By Christine Wagoner

Dating Lessons: Leave the Boxes Behind

A few months ago, I felt a nudging from the Lord to be more “open” in my life — to stop with the judgments of myself and of others and to be open to the possibilities that he would put before me. I’m a fairly Type A, driven, achiever-type person, and I don’t like to waste time. The idea of swimming around in different possibilities and not really knowing if it’s the “right place” or “right person” to be expending energy on is not super exciting to me. Perhaps this is why God wanted my attention.

I accepted the challenge from God and decided to apply this “open” mindset in the realm of dating. I signed up for an online dating service, and within a matter of weeks, God was lining up men to meet! This had never happened to me before.  All of a sudden I was having multiple first dates each week, and trying to keep the men’s stories straight so I didn’t embarrass myself.  I was in desperate need of a spreadsheet, and quickly wished there was an “app” for such situations.

I began to rely on my skills of getting into spiritual conversations in 60 minutes or less with these dates, trying to discern where these men were with Jesus, what their worldview was, and if they had the ability to carry on a deeper conversation.  This was no small task.

In the course of three months, I met 14 different men, went on 17 dates, and accumulated a lot of interesting stories, which would require sharing a great cup of coffee with you in order to tell! As I collected these stories and met these men, I began to see patterns emerge from these dates, one of which featured the ability (or lack thereof) to have a good conversation.

It seems that many of these men did not understand that having a conversation is like a game of ping-pong.  In ping-pong, I hit the ball to you, you hit the ball to me, and so forth. This is the way a good conversation happens, with dialogue going back and forth between two people.  Much to my dismay, most of these men did not know how to play conversational ping-pong. They were very happy to allow me to keep hitting the ball to them . . . over and over and over, while they made no effort to hit the ball back to me. This resulted in my dates asking very few questions of me, and therefore, not really learning much about me at all in the course of our time together.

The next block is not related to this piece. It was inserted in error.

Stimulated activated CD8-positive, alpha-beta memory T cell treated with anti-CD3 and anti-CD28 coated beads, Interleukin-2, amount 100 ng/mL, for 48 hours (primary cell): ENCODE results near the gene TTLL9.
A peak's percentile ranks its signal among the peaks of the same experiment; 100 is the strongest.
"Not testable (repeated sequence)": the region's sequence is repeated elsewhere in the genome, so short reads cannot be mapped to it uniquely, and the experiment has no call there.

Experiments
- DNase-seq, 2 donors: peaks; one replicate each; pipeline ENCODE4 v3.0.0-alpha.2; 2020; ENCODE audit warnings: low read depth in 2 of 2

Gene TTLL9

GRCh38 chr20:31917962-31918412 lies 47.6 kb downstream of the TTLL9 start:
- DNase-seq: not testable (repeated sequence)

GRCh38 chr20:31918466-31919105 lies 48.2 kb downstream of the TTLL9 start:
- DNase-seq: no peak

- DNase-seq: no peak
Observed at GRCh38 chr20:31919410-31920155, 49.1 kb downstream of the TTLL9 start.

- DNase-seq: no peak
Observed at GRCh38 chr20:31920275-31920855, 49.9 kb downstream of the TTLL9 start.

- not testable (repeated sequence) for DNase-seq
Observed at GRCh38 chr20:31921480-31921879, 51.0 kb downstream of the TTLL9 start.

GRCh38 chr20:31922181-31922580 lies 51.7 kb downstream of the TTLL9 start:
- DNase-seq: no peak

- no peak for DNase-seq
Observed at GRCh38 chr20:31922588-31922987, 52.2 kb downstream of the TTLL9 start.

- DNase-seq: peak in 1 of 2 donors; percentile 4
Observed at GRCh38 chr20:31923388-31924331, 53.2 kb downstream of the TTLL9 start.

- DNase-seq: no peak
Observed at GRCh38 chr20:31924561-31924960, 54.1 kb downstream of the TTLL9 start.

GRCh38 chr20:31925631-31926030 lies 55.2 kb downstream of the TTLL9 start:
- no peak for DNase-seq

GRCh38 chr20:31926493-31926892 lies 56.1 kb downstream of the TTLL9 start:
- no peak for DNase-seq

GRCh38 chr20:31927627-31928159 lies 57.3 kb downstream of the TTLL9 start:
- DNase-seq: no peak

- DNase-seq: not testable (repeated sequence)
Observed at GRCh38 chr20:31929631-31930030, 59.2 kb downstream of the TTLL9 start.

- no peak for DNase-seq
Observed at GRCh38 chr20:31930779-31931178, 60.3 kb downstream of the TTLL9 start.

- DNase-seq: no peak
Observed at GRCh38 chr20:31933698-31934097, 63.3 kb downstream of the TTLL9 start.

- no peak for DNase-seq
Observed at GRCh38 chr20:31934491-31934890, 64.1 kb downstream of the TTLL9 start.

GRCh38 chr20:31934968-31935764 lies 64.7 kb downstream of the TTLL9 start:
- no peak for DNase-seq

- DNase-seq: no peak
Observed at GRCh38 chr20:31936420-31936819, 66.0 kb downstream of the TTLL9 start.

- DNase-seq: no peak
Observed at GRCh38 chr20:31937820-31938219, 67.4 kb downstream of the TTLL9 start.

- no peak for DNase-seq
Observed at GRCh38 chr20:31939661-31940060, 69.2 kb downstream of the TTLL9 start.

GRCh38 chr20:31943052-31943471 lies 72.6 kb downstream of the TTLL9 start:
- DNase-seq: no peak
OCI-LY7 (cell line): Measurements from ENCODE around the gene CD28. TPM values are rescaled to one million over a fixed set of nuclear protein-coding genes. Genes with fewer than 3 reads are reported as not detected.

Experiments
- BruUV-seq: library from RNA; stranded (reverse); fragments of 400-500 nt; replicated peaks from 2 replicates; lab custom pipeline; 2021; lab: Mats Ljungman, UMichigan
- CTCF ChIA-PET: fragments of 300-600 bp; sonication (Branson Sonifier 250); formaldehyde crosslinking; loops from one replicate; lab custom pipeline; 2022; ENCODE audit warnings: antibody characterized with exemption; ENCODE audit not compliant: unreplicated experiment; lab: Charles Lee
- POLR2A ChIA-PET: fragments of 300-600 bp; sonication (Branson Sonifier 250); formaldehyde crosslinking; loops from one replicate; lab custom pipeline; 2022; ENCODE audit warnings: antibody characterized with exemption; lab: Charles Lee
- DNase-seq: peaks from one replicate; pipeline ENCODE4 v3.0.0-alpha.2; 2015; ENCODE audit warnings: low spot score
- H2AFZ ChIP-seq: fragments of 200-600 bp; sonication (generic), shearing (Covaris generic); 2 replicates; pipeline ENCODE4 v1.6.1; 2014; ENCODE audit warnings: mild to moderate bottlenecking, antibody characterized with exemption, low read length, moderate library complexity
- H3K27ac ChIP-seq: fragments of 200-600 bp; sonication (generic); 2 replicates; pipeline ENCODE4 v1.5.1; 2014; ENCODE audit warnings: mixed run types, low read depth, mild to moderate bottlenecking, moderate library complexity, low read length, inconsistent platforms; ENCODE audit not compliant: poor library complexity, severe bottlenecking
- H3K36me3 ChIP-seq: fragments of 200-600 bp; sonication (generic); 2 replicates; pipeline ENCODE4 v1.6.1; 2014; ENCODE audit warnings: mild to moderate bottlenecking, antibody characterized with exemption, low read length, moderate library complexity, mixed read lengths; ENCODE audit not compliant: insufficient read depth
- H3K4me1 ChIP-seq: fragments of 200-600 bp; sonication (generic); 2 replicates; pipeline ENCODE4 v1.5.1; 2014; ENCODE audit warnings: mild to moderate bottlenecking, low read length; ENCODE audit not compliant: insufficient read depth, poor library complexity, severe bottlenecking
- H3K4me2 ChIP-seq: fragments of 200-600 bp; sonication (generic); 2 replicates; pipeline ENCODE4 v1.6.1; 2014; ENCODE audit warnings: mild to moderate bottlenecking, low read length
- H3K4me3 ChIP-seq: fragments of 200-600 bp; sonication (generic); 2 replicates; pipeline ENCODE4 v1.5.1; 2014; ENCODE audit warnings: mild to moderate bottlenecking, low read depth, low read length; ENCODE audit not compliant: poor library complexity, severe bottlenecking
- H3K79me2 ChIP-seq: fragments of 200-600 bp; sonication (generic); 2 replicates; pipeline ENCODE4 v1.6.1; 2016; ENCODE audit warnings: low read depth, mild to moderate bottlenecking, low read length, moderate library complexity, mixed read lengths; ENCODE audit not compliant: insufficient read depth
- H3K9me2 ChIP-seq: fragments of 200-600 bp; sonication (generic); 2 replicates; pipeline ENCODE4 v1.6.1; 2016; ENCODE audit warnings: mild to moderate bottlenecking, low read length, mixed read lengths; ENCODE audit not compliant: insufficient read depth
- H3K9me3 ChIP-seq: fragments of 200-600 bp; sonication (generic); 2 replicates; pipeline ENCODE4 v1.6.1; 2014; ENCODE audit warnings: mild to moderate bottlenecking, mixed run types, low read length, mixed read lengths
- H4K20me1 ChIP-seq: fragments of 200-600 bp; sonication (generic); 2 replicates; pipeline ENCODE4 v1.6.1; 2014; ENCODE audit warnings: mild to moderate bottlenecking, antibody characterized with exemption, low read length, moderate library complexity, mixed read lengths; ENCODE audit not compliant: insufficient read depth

I began to ask a question after an hour of this one-sided ping-pong match: “I’ve learned much about you in our time together. I’m wondering if you might have any questions for me, or anything you’d like to know before we leave?” Many of these dates had a similar answer for me: “Nope, I’m good!”

Really? Not one question to figure out more of who I am?

My favorite response was, “Nope, I’m good! You’re pretty, you go to church, and you like kids. What else is there to know?”

Oh dear. 

This man made all sorts of judgments about me because I am tall, blonde, and have a picture of my nieces on my profile. He was unaware that I deeply love my friends and family, and as a single woman have given much of my heart energy toward them. He didn’t know that I oversee ministry for the state of Indiana for InterVarsity. He had no idea about the passion I have for the work that I do.  He didn’t learn many other things that simple questions would have easily revealed.  I was frustrated by the lack of depth in conversation and the snap judgments he had made about me. He must have thought I fit very comfortably into the box he’d made for me. 

And then I wondered. Do I make snap judgments about people like he did? Do I judge without even realizing it?

I believe one of the reasons God wanted me to be “open” to him in this area was to show me how quickly I can judge others, putting them into the pre-labeled boxes I’ve created.  I can be judgmental about what people think and feel based upon simple observations I have made, and then I determine my judgment is true! So often I don’t know what they are thinking or what their motivations are; I’ve simply made assumptions. Many times these judgments I make do not match up with reality and are based on projecting my own thoughts and feelings on them. Oh, the need for forgiveness when this happens!

I believe there are big and small parts of us that want to be known by others. Many of the men I got to know on those first dates thought this was the most thoughtful conversation they had had in a long time, and they were very interested in going out again. All because I asked questions to get to know who they really were as a person. Do people not do this anymore? If not, is it because of technology, distractions, self-centeredness, or because no one has taught them to do so? 

This has made me conscious, again, of how much we in our culture long to be known by someone — and how we often lack the tools to develop authentic relationships. It has made me all the more vigilant to teach this next generation how to play good “ping-pong” — listening well and asking good questions, all in the effort to get to know a person beyond the box that we think they should fit into. This blesses people more than we can know; it is truly powerful for people to feel known and be truly understood by someone else.

We will reflect more of Christ’s love for others in deep ways, as we let go of judgments and discover more of who people really are. Although those 17 dates did not lead to a magical romance, God did  teach me a valuable lesson, and I continue to learn more as I keep being open to him and to those who come into my life.

About the Author

Christine Wagoner is an associate regional director with InterVarsity Christian Fellowship, where she directed their national women's leadership development program. She received her master of arts in counseling ministries from Trinity Evangelical Divinity School. Christine is married to Kurt and lives in Indianapolis, Indiana.

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